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Pratigha (P. paṭigha; T. khong khro ཁོང་ཁྲོ་; C. chen 瞋) is translated as "anger," "aversion," "hostility," "repugnance," etc. It is defined as a hostile attitude towards sentient beings, towards frustration, and towards that which gives rise to one's frustrations; it functions as a basis for fault-finding, for negative actions, and for not finding a moment of peace or happiness.[1][2]

Pratigha is identified as:

The antidote to anger directed towards other beings is meditation on loving kindness (maitrī).


Pali tradition

Patigha (Pali) is defined by Pali sources as: anger, repulsion;[3] animosity; irritation; indignation.[4]

The Buddhist Dictionary states:[5][6]

  1. In an ethical sense, it means: 'repugnance', grudge, resentment, anger, and is a synonym of vyāpāda, 'ill-will' (see nīvaraṇa) and dosa, 'hate' (see mūla). It is one of the proclivities (anusaya, q.v.).
  2. '(Sense-) reaction'. Applied to five-sense cognition, paṭigha occurs in the following contexts:
(a) as paṭigha-saññā, 'perception of sense-reaction', said to be absent in the immaterial absorptions (see jhāna). Alternative renderings: resistance-perception, reflex-perception;
(b) as paṭigha-samphassa, '(mental) impression caused by fivefold sensorial reaction' (D. 15); see phassa;
(c) as sappaṭigha-rūpa, 'reacting corporeality', and appaṭigha, 'not reacting', which is an Abhidhammic classification of corporeality, occurring in Dhs. 659, 1050. Sappaṭigha are called the physical sense-organs as reacting (or responding) to sense stimuli; and also the physical sense-objects as impinging (or making an impact) on the sense-organs. All other corporeality is appaṭigha, non-reacting and non-impinging. These two terms have been variously rendered as resistant and not, responding and not, with and without impact.

Sanskrit tradition

The Khenjuk states:

Anger is the hostile attitude towards a sentient being, a painful object, or pain [itself]. It makes one not abide in peace and creates the basis for negative action.[2]

The Abhidharma-samuccaya states:

What is anger? It is a vindictive attitude towards sentient beings, towards frustration, and towards taht which gives rise to one's frustration. Its function is to serve as a basis for fault-finding and for never finding even a moment of happiness.[1]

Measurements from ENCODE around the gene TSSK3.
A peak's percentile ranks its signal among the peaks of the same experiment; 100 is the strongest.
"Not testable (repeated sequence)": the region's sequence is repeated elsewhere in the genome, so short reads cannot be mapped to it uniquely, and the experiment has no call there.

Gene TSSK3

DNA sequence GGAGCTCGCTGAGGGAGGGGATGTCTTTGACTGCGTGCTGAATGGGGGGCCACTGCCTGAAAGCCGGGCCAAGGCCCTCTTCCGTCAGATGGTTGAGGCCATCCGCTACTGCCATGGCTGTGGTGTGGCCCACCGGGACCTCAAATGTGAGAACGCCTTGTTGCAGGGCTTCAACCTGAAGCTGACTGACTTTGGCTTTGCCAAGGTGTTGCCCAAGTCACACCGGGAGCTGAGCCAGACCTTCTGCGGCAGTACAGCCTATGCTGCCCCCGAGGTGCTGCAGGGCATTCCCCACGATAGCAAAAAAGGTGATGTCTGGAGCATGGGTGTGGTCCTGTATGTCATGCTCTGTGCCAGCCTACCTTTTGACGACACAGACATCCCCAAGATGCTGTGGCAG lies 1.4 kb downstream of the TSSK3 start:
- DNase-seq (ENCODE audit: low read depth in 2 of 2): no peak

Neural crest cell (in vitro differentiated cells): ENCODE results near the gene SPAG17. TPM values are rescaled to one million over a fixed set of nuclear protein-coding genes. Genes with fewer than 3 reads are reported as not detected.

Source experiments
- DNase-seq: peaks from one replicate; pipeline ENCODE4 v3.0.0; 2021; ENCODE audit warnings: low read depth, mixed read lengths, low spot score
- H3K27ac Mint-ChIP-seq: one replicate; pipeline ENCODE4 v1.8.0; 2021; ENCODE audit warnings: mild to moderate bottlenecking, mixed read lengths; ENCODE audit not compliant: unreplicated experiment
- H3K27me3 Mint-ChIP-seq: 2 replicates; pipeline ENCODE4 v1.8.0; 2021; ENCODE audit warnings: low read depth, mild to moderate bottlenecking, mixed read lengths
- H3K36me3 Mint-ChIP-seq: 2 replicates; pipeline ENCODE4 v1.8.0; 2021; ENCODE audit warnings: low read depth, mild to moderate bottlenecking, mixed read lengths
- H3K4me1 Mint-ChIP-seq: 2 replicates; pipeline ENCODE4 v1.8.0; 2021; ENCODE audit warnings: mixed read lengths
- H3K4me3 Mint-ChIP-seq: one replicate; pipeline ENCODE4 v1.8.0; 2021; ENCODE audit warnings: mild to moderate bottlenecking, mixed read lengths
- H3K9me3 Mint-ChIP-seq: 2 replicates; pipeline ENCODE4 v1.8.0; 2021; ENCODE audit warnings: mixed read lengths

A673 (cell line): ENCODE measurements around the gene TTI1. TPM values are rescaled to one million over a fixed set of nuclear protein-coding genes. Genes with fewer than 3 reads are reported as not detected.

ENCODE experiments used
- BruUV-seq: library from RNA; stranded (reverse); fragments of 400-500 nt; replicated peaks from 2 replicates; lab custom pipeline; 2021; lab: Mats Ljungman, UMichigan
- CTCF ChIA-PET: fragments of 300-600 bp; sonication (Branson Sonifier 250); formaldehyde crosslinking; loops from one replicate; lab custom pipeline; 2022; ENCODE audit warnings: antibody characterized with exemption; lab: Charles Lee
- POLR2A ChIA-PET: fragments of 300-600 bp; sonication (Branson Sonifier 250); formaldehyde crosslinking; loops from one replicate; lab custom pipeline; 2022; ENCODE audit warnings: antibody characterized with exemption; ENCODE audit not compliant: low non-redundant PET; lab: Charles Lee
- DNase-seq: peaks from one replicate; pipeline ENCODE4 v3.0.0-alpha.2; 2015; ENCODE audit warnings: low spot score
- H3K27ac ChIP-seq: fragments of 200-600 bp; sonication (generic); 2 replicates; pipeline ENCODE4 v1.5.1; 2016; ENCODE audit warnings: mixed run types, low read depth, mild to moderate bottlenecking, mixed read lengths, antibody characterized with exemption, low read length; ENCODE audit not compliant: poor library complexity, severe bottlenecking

StudyBuddhism states:

[Pratigha is] a root disturbing emotion, aimed at another limited being, one's own suffering, or situations entailing suffering, and which is impatient with them and wishes to get rid of them, such as by damaging or hurting them, or by striking out against them. It is based on regarding its object as unattractive or repulsive by its very nature.[7]

StudyBuddhism identifies dvesha (aversion) as a subcategory of pratigha (anger) that is directed primarily, although not exclusively, at limited beings.[8]

Defects of anger

The Necklace of Clear Understanding states:[1]

Anger does not allow one to settle on the pleasures of this life and produces immeasurable frustrations in the next life.[1]

The Bodhisattvacaryavatara (VI, 3-5) states:

When one is mentally feverish with hate,
The mind cannot experience peace.
In not being able to gain either happiness or joy
One will lose sleep and become very unsteady.

He who with whatever wealth or honor
Does kindness will become steadfast.
They are the assailants who slay
That tyrant ruler, hatred.

By anger friends are made weary, and even if one attracts
Them by gifts, they cannot be made to stay.
In short, anger does not offer one
The slightest chance to he happy.[1]

The Jātakamālā states:

If ones face is distorted by the fire of anger,
Even ornaments will not make it look beautiful.
Even if one goes to sleep on a comfortable bed,
The mind burning with anger will be miserable.

He forgets what good was done for him,
And being afflicted by anger lie goes evil ways.
He fails in fame and achievements
And even his prosperity dwindles like the waning moon.

Even if he is supported by friends, the angry person
Will fall into ways not suited to being a human.
While only thinking about "How can I get something." or "How can I harm someone," his intelligence collapses and,
Generally, he violates the moral norm and becomes more and more infatuated.

When through anger he has become accustomed to do evil acts,
He will for one hundred years suffer evil forms of life.
Even an enemy who is after the evil-doer
Could not be worse than this![1]

Walpola Rahula states:

Although there is suffering in life, a Buddhist should not be gloomy over it, should not be angry or impatient at it. One of the principal evils in life, according to Buddhism, is ‘repugnance’ or hatred. Repugnance (pratigha) is explained as ‘ill-will with regard to living beings, with regard to suffering and with regard to things pertaining to suffering. Its function is to produce a basis for unhappy states and bad conduct.’[9] Thus it is wrong to be impatient at suffering. Being impatient or angry at suffering does not remove it. On the contrary, it adds a little more to one’s troubles, and aggravates and exacerbates a situation already disagreeable. What is necessary is not anger or impatience, but the understanding of the question of suffering, how it comes about, and how to get rid of it, and then to work accordingly with patience, intelligence, determination and energy.[10]

Alternate translations

See also



External links

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